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4. Mary Elizabeth Winstead, Smashed

Smashed is one of the most underrated films of the year, for it features a triumphant lead performance from Mary Elizabeth Winstead. She plays an alcoholic school teacher, yet she’s more than that when it comes to her delivery and personification. She embodies this character as if they are struggling with their personal and professional life, as if they are inseparable, and her alcohol leaks over from one to the other. Her emotions swing just as much with them, which some may say doesn’t work; it’s understandable, but it’s undeniable that she does the best with the role she’s given. The last thirty minutes of the film sold the performance for me, because her turn is convincing and scary, and that’s primarily due to us caring about this character so much. That’s the markings of a strong and effective performance.

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5. Michelle Williams, Take This Waltz

I’ve often said Michelle Williams is the most consistent actress in Hollywood today, and that holds true for her performance in Take This Waltz. It’s a film that I think has a stronger lead than plot, for I think the structure begins to collapse on itself in the film’s closing moments. The four-minute montage near the end of the film is the most brilliant thematic summary I’ve seen in a film this year, and Williams has such a way of conveying emotion that we want to see her succeed so badly. She plays believable, grounded, and lovable characters, but this one is very divisive; she doesn’t hold entirely likable qualities, she’s mostly at fault, yet we still like her and want to see her find happiness. That makes the film’s final shot all the more effective and resonant. This is a remarkable performance, defining her so well.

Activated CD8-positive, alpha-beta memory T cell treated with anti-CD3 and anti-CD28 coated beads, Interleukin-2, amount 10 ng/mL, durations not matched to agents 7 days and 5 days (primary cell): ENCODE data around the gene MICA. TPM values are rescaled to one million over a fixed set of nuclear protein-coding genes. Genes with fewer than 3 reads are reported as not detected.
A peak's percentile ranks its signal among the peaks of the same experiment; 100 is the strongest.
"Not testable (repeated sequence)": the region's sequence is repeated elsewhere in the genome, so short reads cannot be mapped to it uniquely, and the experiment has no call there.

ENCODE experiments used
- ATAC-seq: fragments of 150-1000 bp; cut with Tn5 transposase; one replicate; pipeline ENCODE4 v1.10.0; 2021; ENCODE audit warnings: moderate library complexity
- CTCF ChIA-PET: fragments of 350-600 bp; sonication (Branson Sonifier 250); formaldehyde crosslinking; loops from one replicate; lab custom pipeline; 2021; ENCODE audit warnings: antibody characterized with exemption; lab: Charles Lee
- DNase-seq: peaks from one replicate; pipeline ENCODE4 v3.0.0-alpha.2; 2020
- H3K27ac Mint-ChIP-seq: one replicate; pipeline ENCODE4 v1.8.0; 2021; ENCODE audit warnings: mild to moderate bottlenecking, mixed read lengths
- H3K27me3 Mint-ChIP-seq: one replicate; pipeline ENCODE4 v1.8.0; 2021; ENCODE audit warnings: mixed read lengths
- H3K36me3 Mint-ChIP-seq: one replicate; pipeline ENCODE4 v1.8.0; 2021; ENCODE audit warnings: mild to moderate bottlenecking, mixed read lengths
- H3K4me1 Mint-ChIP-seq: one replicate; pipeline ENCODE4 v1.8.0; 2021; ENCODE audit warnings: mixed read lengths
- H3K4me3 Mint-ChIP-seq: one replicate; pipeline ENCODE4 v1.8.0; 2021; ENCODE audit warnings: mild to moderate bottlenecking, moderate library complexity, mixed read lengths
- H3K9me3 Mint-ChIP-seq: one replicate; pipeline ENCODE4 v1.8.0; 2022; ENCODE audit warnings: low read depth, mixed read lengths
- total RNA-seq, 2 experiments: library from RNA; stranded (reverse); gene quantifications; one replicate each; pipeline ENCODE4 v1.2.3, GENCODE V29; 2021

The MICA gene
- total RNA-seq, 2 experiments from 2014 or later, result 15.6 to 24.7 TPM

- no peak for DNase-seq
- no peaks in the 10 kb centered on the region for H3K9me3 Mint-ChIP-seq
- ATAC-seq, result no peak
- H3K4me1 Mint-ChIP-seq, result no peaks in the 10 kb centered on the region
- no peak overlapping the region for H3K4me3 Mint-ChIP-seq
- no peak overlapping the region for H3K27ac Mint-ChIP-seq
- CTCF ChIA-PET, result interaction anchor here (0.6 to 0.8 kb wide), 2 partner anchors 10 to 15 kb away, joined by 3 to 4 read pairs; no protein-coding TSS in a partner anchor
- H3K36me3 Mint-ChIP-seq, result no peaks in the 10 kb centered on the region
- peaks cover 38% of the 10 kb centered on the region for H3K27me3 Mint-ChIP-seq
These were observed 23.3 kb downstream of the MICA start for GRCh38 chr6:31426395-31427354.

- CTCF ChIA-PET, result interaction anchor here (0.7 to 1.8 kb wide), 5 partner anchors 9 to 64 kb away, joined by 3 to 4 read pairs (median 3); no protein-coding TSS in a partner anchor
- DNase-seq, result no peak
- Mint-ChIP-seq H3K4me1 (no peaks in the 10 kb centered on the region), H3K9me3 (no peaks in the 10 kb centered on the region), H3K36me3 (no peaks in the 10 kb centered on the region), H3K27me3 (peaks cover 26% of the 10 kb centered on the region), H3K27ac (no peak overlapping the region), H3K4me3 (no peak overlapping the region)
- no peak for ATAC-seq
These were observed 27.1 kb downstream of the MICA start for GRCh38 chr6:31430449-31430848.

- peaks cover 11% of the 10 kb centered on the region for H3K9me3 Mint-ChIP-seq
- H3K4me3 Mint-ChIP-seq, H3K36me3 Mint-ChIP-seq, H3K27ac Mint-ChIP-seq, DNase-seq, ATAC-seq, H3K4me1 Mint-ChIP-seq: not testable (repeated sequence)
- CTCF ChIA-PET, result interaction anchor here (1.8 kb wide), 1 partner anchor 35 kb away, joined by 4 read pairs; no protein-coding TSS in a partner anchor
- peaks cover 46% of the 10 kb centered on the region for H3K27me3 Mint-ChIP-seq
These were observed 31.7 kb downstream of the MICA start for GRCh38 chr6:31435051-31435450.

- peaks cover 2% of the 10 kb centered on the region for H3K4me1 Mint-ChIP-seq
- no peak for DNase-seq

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6. Marion Cotillard, Rust and Bone

Can a single performance elevate a movie emotionally? Outside of that excruciating “Firework” scene (which takes you so far out of the movie that it’s difficult to return), Cotillard’s performance is one of marked complexion, both restrained and rampant in its emotion. I’ve called her one of my favorite actresses, both for the roles that she chooses and how well they accent her acting abilities. If there’s something to be said about Rust and Bone, it’s that her performance demonstrates her insistence on deriving her beauty from character, not appearance. She’s a gorgeous actress, an immensely talented one as well, yet her characters often disfigure themselves or hide behind a curtain; this one loses her legs. It’s almost parallel to John Hawkes in The Sessions, showing us that we can relate to any character, injured or otherwise.

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7. Keira Knightley, Anna Karenina

I was harsh on Anna Karenina upon its initial release, and I still stand by saying that its artistic vision is so haphazard and frustrating that it’s ultimately a failure. But the performances in the film are all-around strong (as I previously showcased the terrific Vikander), particularly Knightley, who might have her strongest performance of her career here. She thrives with this material, of a woman who has never felt intimacy but now must react to that in her life; what I find so compelling about that is the way she can scream sexuality while at the same time playing an innocent, sad soul. I bought her character, not her motivations or actions at some points, but I’m one of the few that has consistently said she’s a talented actress. I can’t think of a better modern lead for the film, and for that reason it’s a commendable performance.